A private mission on the International Space Station will cost a minimum of about $35,000 per night.
Accommodations aboard the orbiting outpost will run about US$35,000 (A$50,000) per night, for trips of up to 30 days long.
NASA just announced today that it's opening the International Space Station to both tourists and commercial activities "so USA industry innovation and ingenuity can accelerate a thriving commercial economy in low-Earth orbit".
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That's unclear, too, but there may be a pointer from China's recent announcement that it was investigating FedEx Corp. Huawei phones in China do not use Google service so there's a high chance of adoption of its own Hongmeng OS.
Rather, NASA will become one of many customers that can purchase services at the ISS at a lower cost to taxpayers than what it now costs for NASA to those things on its own, DeWit said.
The change paves the way for the wealthy to rocket from Earth and spend time aboard the astronaut home and laboratory in space, through trips planned by private enterprise, and for businesses to develop products or shoot film - including adverts - in space.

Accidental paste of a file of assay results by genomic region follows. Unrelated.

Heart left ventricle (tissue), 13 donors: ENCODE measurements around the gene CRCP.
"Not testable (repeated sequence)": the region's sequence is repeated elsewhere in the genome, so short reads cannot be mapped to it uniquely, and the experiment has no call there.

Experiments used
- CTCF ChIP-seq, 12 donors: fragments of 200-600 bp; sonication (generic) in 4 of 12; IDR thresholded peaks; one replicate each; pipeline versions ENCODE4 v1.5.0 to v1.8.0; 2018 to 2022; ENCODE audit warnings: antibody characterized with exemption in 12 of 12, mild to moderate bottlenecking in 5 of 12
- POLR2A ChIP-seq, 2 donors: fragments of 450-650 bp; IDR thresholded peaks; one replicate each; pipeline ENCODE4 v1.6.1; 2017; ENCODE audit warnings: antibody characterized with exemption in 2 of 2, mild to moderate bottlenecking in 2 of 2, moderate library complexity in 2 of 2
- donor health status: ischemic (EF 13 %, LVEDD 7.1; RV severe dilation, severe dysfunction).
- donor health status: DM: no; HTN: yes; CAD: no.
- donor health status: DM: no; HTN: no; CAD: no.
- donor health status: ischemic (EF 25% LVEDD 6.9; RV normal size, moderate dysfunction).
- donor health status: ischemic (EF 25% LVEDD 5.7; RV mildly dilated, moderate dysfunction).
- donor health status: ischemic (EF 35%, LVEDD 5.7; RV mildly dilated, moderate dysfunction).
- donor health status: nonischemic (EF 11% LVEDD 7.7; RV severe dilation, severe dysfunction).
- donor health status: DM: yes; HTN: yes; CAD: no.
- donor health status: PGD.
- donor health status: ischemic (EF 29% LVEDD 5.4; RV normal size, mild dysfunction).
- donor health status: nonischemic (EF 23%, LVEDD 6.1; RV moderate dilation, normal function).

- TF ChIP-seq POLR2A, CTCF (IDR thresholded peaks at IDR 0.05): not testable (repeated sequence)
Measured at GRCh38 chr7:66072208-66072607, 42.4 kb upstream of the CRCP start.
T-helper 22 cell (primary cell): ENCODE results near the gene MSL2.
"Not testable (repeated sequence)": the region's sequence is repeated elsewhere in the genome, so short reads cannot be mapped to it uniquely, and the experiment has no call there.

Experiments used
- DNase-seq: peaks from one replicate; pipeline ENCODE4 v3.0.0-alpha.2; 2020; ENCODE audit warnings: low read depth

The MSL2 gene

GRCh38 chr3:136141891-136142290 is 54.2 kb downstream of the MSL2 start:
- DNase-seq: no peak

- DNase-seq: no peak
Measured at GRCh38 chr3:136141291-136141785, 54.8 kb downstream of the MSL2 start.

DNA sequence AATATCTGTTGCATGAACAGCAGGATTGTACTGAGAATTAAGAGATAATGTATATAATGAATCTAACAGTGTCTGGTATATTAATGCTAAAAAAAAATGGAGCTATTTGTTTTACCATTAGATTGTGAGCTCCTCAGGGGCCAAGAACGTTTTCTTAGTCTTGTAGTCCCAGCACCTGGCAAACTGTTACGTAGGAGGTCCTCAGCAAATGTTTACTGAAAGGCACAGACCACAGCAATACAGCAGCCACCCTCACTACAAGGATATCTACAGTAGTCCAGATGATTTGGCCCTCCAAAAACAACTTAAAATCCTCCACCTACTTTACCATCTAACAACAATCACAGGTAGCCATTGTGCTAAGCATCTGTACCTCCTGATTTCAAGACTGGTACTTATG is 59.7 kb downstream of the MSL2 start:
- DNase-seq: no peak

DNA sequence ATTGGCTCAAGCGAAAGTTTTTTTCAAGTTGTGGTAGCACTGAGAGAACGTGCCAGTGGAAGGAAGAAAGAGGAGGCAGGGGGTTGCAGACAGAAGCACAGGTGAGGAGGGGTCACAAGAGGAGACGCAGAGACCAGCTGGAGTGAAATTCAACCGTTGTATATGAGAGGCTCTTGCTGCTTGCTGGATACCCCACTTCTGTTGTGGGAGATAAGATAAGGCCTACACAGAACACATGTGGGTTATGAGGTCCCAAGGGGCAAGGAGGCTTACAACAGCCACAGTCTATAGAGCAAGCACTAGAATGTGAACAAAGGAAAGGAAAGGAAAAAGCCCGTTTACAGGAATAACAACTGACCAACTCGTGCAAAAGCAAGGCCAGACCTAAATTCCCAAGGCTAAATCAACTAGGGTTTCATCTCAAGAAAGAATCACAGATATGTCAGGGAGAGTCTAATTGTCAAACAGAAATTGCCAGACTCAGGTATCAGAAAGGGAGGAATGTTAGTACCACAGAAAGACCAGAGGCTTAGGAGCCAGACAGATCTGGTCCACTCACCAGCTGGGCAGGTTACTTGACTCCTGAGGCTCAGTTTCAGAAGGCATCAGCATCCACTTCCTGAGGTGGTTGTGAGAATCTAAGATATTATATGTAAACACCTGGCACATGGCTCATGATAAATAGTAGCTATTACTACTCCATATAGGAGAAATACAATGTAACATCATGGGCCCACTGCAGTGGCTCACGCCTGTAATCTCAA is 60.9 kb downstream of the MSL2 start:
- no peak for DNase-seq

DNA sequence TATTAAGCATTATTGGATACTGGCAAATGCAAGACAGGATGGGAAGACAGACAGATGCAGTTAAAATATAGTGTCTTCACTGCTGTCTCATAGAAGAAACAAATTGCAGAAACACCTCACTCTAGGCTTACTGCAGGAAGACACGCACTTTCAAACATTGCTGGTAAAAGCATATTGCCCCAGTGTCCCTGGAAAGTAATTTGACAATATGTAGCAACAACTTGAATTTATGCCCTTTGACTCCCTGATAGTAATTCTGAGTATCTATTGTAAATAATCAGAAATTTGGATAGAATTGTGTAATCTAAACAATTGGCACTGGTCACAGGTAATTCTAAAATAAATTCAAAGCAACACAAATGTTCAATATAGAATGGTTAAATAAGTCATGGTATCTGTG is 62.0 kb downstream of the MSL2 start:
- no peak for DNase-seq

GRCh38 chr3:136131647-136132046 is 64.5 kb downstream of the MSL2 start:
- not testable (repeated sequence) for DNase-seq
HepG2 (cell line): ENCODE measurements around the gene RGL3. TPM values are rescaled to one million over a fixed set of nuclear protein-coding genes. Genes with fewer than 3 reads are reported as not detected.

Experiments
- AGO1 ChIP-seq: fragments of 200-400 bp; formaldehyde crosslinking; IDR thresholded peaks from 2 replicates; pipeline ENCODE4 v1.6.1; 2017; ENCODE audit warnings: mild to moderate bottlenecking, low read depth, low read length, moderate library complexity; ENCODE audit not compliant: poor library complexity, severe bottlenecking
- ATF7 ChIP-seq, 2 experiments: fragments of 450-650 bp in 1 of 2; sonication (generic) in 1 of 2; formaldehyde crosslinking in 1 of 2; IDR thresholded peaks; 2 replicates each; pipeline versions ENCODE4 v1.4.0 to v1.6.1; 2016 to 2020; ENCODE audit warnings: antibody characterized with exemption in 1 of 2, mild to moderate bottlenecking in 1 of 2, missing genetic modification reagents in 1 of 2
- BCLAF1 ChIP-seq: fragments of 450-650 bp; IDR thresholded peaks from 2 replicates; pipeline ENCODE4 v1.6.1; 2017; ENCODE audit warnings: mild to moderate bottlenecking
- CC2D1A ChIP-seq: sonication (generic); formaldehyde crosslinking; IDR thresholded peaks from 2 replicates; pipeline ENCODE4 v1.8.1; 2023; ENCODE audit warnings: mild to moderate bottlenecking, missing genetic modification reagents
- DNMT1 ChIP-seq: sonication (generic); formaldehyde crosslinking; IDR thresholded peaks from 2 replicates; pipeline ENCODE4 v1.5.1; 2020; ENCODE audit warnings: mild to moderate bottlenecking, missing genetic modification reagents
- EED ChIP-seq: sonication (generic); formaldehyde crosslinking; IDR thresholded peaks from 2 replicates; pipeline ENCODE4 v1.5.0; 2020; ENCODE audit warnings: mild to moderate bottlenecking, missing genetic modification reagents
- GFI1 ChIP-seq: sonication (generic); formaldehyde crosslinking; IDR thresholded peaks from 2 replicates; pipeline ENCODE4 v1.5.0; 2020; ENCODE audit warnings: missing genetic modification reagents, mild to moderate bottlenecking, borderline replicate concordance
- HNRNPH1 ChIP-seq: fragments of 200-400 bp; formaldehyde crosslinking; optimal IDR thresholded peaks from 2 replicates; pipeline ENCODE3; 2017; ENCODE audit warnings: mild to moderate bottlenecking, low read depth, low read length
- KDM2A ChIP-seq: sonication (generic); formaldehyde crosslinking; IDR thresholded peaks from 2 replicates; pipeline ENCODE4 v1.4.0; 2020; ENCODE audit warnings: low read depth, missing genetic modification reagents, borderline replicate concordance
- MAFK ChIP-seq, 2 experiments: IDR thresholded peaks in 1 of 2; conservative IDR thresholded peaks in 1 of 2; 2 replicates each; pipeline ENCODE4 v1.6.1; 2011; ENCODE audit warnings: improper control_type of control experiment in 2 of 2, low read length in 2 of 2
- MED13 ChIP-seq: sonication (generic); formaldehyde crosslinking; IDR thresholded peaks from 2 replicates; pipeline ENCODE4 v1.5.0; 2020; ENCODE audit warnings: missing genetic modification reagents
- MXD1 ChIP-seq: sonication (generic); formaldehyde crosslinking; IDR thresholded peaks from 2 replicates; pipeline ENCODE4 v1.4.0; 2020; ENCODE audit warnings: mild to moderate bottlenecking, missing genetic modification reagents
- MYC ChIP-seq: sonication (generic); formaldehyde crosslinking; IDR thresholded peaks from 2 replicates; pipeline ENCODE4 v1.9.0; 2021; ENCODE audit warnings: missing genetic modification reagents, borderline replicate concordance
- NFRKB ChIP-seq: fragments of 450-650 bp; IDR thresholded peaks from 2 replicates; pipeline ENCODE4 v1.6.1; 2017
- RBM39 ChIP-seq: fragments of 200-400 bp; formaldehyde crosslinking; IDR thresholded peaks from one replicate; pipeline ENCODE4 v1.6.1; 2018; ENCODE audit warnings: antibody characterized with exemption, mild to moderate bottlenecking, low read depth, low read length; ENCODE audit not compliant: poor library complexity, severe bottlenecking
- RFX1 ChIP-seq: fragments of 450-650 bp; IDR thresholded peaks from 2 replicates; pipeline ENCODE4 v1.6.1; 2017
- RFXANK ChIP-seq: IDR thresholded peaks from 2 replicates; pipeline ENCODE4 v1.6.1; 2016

Unfortunately, the stay won't come with any Hilton or Marriott points, DeWit joked. The first mission could be as early as 2020. As part of its new policy directive, NASA will also open up the space station to possible marketing and advertising activities. Two of these short-stay missions will be allowed every year, and the first tourist may go up as early as 2020 using a U.S. spacecraft by SpaceX or Boeing developed under NASA's Commercial Crew Program.
While some might fear seeing the ISS plastered with Doritos and Budweiser logos, NASA has already laid out some guidelines for what it considers acceptable commercial and marketing activities: They must require access to the unique microgravity environment, have a connection to NASA's mission or "support the development of a sustainable low-Earth orbit economy".
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Commercializing the ISS "will enable NASA to focus resources to land the next man and the first woman on the moon by 2024", Jeff DeWit, NASA's chief financial officer, told reporters during the news conference.
Gatens detailed a five part plan for encouraging commercial activities and expanding the private marketplace in low-Earth orbit. In other words, in the future, NASA wants to be the buyer of low-Earth orbit services, not the seller.
Up until now, NASA had not allowed ISS to be used for commercial purposes.
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